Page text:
(Note: This post originally appeared on my blogspot blog here. Datestamped footnotes with commentary may have been added for my own reflection and amusement.)
Over the past 10 years or so, my day to day life has been almost completely changed by the presence and evolution of the internet. I feel guilty for not reading as much as I used to, but really I read so much more- it’s just spread out over countless topics and discussions and articles on the internet. It’s a testament to the quality of Newsweek1 that I continue to subscribe to it despite being able to get almost all the news related and hell, anything related information I need from a computer.
Now, of course it’s obvious my web habits have changed over the past 10 or so years, everyone’s have I would imagine. Email, instant messaging, discussion forums, and now social networking have all shaped and changed the content I view on the internet. Now over the past 6 months or so and escalating recently I’ve finally jumped on the bandwagon of feed syndication (through RSS, and Atom, although the specific protocol isn’t really the main idea here). While this hasn’t changed the way I use the internet in the same way things on that previous list did, it has streamlined the way I absorb content remarkably. I’m already having trouble imagining using the internet without my feed reader.2
Any time I find an interesting or funny article on a site or a blog, I immediately look for the feed to add. If they post infrequently, I don’t have to remember to keep checking back. If it was one gem in a sea of crap, then I just remove the feed.
While the main use for this is syndication of articles, it’s great for other things like web comics I enjoy, and keeping up to date on craigslist listings (I keep track of the musical instruments) and almost any other items of interest you can think of. I even have a feed that syndicated content on the frontpage of digg.com so I can browse over it and not miss interesting stuff that hits the front page, but the feed just gives me the link itself so I don’t have to mess with all the mob mentality and general idiocy that goes on with sites like Digg.3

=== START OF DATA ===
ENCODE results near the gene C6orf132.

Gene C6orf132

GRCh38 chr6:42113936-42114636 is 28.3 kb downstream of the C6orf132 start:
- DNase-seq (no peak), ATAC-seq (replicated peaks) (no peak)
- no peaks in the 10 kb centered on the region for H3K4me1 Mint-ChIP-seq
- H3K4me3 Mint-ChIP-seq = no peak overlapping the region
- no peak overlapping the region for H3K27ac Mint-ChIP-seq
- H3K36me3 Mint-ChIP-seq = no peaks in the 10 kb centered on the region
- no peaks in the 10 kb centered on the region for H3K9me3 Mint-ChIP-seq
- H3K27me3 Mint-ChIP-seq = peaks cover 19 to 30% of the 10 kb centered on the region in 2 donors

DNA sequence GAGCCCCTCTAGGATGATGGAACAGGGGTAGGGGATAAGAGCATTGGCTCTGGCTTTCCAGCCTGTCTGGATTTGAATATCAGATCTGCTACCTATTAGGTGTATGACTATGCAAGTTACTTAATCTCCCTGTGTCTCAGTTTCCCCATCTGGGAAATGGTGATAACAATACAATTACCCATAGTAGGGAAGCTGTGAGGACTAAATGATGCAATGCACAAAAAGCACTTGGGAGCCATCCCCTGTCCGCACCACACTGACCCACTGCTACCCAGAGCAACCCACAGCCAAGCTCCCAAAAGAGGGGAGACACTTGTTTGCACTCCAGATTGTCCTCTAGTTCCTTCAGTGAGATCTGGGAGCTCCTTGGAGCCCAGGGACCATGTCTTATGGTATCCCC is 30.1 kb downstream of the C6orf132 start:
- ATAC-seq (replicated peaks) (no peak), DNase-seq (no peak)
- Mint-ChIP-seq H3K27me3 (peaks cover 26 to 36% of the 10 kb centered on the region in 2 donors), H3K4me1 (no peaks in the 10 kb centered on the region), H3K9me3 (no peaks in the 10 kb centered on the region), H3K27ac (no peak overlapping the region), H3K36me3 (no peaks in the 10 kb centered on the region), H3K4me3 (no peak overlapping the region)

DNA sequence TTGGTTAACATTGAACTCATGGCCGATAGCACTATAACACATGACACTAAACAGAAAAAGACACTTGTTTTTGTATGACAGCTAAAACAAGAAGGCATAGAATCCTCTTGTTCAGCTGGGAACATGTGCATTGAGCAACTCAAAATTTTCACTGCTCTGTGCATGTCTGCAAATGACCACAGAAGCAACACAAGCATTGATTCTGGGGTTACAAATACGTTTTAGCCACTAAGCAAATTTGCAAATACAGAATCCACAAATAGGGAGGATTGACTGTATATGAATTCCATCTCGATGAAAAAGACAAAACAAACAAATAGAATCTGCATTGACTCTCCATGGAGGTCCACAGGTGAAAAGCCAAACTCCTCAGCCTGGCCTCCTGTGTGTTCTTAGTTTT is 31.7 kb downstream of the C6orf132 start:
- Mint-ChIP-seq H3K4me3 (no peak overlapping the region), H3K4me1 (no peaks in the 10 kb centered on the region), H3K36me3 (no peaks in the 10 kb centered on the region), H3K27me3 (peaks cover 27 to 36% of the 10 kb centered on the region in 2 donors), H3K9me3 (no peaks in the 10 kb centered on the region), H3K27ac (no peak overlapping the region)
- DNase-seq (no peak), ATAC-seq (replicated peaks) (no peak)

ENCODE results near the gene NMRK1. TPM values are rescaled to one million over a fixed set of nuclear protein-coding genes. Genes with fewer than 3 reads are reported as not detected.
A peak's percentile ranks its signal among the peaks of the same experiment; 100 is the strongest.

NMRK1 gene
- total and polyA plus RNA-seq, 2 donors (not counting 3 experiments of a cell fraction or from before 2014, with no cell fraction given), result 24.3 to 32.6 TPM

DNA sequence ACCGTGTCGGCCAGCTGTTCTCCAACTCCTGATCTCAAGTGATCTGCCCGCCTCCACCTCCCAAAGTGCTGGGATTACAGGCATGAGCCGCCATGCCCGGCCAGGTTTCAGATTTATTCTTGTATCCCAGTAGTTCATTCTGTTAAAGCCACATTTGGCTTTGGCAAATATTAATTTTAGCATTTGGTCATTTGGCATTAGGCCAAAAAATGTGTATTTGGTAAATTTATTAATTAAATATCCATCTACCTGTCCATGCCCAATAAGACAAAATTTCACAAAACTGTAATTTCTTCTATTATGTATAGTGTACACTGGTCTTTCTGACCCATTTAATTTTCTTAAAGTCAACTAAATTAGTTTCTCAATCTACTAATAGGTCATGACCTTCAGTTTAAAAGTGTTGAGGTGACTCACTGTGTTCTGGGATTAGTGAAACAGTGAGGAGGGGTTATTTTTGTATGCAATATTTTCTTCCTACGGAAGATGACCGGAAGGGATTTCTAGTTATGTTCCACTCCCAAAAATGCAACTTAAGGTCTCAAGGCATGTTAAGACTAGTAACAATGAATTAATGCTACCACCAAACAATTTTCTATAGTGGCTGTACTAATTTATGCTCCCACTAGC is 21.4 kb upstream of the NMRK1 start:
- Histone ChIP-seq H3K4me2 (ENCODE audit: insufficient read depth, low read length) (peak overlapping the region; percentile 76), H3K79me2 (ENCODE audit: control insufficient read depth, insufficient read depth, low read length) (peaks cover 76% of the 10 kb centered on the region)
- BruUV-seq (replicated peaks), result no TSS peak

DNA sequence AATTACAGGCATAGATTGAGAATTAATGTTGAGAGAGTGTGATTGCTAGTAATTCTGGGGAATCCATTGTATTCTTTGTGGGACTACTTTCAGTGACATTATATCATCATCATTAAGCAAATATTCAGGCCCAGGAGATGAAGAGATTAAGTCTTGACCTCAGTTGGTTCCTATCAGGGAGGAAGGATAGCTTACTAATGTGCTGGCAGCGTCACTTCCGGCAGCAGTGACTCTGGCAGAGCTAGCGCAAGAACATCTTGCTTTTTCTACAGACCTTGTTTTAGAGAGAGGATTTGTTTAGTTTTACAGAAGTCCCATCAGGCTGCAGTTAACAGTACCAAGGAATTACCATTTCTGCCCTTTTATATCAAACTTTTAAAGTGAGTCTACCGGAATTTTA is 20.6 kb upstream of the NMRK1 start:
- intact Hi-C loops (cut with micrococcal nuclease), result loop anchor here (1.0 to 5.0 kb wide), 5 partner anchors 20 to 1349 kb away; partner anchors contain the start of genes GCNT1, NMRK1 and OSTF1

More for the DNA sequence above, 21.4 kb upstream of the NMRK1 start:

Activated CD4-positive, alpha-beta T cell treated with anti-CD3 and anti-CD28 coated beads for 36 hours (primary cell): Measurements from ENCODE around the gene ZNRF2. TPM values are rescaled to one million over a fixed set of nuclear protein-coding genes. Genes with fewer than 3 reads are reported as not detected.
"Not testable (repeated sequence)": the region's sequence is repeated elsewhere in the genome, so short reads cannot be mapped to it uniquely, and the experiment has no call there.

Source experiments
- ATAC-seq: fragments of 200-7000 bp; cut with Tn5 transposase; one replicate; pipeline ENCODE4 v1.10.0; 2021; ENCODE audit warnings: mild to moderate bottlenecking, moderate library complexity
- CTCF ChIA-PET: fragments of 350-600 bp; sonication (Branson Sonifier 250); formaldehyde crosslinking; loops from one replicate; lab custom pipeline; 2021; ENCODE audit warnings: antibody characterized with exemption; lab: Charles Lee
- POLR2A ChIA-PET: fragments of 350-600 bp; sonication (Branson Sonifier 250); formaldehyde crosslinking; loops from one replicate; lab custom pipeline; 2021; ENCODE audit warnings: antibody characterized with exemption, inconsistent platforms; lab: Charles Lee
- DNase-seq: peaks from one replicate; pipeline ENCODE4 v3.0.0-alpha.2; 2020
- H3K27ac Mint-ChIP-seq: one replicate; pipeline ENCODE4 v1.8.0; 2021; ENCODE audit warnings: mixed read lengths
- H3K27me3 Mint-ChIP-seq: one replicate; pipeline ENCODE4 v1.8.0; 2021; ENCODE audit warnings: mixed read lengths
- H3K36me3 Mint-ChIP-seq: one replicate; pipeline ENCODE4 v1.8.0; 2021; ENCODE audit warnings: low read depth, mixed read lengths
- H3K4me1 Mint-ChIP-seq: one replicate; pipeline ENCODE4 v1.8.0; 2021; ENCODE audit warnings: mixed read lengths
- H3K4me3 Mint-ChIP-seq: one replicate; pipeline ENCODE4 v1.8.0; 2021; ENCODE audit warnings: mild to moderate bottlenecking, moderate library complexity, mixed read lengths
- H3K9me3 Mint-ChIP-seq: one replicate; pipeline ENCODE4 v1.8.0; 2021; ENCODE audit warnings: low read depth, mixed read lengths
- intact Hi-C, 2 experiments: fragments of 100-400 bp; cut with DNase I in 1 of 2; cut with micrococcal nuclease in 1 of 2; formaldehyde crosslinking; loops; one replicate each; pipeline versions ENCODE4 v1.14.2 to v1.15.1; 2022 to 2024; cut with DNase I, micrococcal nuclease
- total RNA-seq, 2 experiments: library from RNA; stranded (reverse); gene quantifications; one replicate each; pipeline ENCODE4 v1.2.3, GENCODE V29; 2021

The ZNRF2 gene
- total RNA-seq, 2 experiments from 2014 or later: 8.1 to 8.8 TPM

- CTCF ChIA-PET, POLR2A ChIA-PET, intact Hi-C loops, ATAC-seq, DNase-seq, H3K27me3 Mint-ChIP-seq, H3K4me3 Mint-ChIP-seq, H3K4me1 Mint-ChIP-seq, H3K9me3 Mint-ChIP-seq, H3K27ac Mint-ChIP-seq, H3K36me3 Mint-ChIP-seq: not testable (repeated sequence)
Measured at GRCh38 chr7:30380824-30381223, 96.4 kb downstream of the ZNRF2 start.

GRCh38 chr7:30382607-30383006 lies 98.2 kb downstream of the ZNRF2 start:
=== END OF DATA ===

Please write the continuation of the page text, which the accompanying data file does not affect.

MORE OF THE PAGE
Between social bookmarking sites, discussion forums, social networks, and my subscribed feeds, surfing the web is virtually dead for me. I don’t have to go surfing, the ocean of the internet is pumped through a pipe right to me, and through those other social gathering places I can continually find new and interesting things to discuss, laugh at or just read and think about. My only concern is that eventually I’ll build up too many feeds and not have time to blow through them all. As long as I still take time to focus on singular things like individual books and et cetera I don’t think it’s too big of a problem.
For those of you who havent heard of or looked into using feeds, or have and are just lazy like I was, I recommend using an online feed reader. Personally I use google reader4 but I’m sure there are plenty of other options out there. There are also some great local readers, but I like having all my feed subscriptions available from wherever I am if I choose.
Also, the personalized google homepage5 allows you to add whatever feeds you want and arrange them how you like along with all sorts of other widgets for checking email, keeping track of notes, etc. I love it.
It’ll be interesting to see what the next great phenomenon is that comes along and changes the way we use the internet6, but I’m certainly happy to have the current experience streamlined a bit more in the meantime.
It couldn't have been too long after this that Newsweek became an awful, awful magazine. Unfortunately the Atlantic looks to be following a similar path. (08/2013)↩
I still subscribe to a lot of feeds, but in the era of the Google Reader shutdown, I have unsubscribed from a lot of the sites that produce tons of posts a day. I'm also just on the internet a lot less during the day and couldn't keep up with that if I wanted to. (08/2013)↩
All of that idiocy moved to Reddit. (08/2013)↩
RIP. Although it really died when they removed the old social component to try and force people to use Google+. (08/2013)↩
Also Dead. Well before Google Reader. (08/2013)↩